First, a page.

However, other black people choose to wear their natural curly hairstyle without any chemical alterations. 

It is also common for black people to use heat protectants before using styling tools such as hot combs, hair steamers, or straighteners. These heat protectants often contain moisturizing ingredients such as silicones and keratin, which add additional nourishment and protection to the hair.

Some black people use hair products such as gels, mousse, and sprays to make their hair curlier. Not only do these substances provide a form of styling for hair, but they can also achieve permanent kinky curls, depending on how much of the product is used.

In Conclusion

In general, black people have curly kinky hair due to the evolution of skin pigmentation and evolutionary adaptation in people of African ancestry. The African American ancestors were closer to the equator and thus had higher exposure to sunlight and UV radiation. This led them to develop more melanin, which causes black skin color in humans and curlier/kinkier hair textures than other races who live in less sunny climates.[10]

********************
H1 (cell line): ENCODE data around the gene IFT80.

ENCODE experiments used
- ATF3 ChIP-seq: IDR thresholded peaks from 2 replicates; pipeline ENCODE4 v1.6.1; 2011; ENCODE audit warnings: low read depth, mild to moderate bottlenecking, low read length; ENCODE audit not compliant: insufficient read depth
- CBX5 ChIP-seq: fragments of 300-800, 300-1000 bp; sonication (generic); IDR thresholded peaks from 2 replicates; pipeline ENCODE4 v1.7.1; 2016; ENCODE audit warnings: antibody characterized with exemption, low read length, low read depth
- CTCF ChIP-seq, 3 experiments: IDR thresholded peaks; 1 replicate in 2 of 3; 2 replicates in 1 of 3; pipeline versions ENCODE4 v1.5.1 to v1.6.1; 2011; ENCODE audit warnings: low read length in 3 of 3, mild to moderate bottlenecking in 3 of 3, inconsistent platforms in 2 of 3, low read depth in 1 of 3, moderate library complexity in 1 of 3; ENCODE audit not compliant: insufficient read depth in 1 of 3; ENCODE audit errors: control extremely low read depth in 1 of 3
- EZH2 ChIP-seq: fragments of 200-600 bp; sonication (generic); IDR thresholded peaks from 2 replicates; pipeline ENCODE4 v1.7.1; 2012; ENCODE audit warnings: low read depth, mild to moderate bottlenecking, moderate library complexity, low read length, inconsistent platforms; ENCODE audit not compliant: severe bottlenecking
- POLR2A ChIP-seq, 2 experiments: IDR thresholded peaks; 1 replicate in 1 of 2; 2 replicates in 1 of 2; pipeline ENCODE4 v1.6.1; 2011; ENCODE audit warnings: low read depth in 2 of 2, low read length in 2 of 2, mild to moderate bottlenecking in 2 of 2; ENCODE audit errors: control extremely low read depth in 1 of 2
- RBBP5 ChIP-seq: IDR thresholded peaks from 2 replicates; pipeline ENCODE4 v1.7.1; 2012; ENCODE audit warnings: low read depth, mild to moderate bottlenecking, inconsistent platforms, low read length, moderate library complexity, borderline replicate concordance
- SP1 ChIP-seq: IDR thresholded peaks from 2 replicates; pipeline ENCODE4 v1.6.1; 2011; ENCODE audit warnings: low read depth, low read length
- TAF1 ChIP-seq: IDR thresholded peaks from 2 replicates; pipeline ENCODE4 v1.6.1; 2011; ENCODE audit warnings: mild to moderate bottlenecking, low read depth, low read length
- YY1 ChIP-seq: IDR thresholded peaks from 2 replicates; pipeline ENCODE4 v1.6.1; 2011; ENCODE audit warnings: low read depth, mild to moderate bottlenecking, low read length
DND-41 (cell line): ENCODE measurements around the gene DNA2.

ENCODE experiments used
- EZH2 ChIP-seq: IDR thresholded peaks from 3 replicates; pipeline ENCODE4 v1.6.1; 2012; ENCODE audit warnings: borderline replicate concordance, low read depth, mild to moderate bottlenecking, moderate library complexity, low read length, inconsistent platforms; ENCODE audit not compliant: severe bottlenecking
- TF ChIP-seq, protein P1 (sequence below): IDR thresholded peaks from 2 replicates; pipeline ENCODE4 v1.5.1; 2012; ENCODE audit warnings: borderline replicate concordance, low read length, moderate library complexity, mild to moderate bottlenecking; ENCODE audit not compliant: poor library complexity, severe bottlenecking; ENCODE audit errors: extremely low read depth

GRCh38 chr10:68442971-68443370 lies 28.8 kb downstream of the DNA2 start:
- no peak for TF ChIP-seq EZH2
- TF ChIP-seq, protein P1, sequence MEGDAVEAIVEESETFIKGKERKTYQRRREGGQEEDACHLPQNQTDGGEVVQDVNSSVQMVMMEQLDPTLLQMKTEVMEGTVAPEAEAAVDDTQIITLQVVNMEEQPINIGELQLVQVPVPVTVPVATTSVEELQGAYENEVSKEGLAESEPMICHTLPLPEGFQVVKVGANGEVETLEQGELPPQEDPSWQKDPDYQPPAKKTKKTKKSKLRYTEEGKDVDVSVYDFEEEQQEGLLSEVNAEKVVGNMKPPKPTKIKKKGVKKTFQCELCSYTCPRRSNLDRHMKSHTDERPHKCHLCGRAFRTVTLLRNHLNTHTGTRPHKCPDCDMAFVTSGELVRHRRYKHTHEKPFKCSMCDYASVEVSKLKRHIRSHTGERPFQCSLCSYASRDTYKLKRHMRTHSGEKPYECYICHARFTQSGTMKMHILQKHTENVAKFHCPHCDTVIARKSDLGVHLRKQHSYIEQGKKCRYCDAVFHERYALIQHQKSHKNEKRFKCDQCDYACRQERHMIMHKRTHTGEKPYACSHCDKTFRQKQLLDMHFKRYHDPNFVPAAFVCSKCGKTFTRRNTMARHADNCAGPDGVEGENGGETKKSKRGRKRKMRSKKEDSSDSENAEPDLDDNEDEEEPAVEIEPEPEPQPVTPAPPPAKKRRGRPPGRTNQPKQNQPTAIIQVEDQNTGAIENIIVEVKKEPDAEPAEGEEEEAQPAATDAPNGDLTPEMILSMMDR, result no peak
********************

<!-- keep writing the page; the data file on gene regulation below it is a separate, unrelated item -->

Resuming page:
This has resulted in many interesting and diverse cultural trends, styles, and products that were formulated to help give Afro hair the care and nourishment that it needs.

Janine Griffiths

Janine is a blogger/editor that edits and creates content for Afro Lovely.
She previously studied economics and journalism at college. After working for two major marketing agencies, she now uses her marketing prowess to create helpful advice, tips and blogs for our audience.
She currently lives in Leeds, in northern England.